East Tennessee State University (ETSU) officials plan to screen a film, on campus, that argues against detaining immigrants and calls on the federal government to eliminate the U.S. Immigration and Customs Enforcement agency.
The Tennessee Star asked ETSU officials Tuesday if they, as a publicly-funded university, would provide some sort of equal time to other films, or even people, with an opposing viewpoint.
ETSU officials did not return our request for comment.
The film, titled The Infiltrators is scheduled to screen on campus Feb. 17, according to the university’s website.
By any reasonable measure, the movie appears to have a political agenda.
An ETSU press release quoted Film Quarterly, which said the film makes “a compelling argument against immigration detention.”
The press released quoted the movie’s producer Darren Dean, who is scheduled to make himself available for a question and answer session after the film’s screening.
“Most audiences want to leave the theater and take action. The hard truth is something that often motivates people and if we can motivate people, we’ve done our job,” the school’s press release quoted Dean as saying.
“People should come to see this film because it represents a pocket of society that we don’t get to see – people that we step over in society, people who are forgotten. The access point is how they can help. This film provides the context and educates people toward the truth.”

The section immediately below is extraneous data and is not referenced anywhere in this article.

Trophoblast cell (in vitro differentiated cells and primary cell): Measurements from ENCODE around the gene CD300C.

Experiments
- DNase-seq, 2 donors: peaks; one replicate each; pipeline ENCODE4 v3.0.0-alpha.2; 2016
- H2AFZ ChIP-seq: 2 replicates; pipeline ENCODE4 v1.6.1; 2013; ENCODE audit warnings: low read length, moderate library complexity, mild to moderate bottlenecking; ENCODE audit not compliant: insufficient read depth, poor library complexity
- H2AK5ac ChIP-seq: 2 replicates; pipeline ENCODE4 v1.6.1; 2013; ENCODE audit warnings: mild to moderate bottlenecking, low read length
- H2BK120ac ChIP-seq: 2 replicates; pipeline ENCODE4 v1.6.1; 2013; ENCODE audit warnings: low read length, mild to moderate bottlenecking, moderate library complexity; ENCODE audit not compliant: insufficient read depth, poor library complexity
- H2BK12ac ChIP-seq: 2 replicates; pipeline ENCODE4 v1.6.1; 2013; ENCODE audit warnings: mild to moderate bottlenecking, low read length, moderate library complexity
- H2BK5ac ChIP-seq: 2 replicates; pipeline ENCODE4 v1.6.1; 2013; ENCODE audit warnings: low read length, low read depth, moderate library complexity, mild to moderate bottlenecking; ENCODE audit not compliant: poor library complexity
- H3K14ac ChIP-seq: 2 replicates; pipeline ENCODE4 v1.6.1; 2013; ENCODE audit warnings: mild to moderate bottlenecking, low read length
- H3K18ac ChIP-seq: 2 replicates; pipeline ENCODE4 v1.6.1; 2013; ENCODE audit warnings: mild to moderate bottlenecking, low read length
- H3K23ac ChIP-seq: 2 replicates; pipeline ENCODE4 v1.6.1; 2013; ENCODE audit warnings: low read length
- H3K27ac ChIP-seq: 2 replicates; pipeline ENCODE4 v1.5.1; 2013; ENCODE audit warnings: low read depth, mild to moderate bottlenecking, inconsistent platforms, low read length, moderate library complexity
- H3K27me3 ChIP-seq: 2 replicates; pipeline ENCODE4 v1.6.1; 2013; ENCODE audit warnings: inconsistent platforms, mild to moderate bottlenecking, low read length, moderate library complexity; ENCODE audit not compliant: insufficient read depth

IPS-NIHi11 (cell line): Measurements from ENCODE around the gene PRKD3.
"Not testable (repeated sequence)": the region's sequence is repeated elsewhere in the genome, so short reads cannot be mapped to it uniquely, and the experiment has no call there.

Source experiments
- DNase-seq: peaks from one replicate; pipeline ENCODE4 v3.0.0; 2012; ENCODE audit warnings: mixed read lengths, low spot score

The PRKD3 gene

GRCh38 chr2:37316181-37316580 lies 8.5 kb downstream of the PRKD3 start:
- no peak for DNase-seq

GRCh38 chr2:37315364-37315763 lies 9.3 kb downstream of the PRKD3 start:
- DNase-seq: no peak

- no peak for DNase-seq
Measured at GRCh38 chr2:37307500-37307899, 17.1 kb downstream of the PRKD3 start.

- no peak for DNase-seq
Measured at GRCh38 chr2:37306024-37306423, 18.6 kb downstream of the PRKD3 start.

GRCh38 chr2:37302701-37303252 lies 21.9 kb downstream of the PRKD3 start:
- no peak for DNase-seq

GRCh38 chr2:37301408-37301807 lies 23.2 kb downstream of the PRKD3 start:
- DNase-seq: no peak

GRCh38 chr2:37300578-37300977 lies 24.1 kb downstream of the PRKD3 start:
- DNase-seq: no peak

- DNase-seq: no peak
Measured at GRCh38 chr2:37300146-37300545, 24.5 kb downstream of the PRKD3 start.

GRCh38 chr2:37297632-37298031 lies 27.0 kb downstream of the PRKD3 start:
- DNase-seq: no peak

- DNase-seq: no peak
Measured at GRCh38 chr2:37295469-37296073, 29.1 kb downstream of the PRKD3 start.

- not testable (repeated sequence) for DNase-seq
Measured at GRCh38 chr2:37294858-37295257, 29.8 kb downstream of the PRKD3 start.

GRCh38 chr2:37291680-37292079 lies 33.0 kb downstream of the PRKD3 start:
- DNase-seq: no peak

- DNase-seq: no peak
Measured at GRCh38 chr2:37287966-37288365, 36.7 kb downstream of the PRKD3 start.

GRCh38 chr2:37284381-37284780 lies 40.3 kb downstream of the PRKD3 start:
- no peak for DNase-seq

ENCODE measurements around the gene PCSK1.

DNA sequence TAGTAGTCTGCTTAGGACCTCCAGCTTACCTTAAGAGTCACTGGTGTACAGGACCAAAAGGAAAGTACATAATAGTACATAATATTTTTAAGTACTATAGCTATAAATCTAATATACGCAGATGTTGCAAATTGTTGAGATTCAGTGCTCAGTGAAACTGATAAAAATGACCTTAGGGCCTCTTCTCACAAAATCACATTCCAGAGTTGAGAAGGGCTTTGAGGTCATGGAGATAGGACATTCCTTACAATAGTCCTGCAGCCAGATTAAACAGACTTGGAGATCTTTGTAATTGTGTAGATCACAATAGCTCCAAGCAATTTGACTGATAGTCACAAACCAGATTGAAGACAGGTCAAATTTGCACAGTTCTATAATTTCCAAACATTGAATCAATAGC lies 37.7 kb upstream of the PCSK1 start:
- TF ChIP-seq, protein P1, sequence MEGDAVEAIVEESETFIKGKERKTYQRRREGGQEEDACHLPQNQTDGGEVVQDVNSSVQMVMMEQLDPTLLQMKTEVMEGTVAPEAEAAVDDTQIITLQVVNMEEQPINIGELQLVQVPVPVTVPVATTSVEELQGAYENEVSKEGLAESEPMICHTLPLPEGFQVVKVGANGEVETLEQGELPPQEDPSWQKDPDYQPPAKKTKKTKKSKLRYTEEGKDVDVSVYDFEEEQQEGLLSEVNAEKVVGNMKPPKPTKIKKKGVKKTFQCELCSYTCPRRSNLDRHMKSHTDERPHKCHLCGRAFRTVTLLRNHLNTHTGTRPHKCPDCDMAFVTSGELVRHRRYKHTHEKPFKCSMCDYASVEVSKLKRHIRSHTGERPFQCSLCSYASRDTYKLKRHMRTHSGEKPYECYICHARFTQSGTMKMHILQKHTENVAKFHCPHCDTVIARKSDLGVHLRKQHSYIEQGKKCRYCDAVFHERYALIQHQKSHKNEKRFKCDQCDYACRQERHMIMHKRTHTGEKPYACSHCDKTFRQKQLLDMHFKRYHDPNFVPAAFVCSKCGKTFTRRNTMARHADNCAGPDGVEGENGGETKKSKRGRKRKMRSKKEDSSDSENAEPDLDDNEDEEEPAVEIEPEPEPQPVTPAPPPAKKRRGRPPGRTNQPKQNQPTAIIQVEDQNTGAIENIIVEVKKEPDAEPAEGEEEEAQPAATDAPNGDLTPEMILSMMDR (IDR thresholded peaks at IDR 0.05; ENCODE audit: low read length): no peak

According to IndieWire.com, the movie makes “a compelling case for the abolishment of ICE.”
The school’s press release went on to say that the National Endowment for the Arts will help fund the on-campus screening.
According to The Infiltrator’s website, the movie tells the true story of young immigrants named Marco and Viri who get arrested by Border Patrol, and are put in “a shadowy for-profit detention center – on purpose.”
“Marco and Viri are members of the National Immigrant Youth Alliance, a group of radical Dreamers who are on a mission to stop deportations. And the best place to stop deportations, they believe, is in detention,” according to the film’s website.
“However, when Marco and Viri try to pull off their heist – a kind of ‘prison break’ in reverse – things don’t go according to plan.”
ETSU, in Johnson City, had nearly 15,000 students in 2017, according to the university’s website.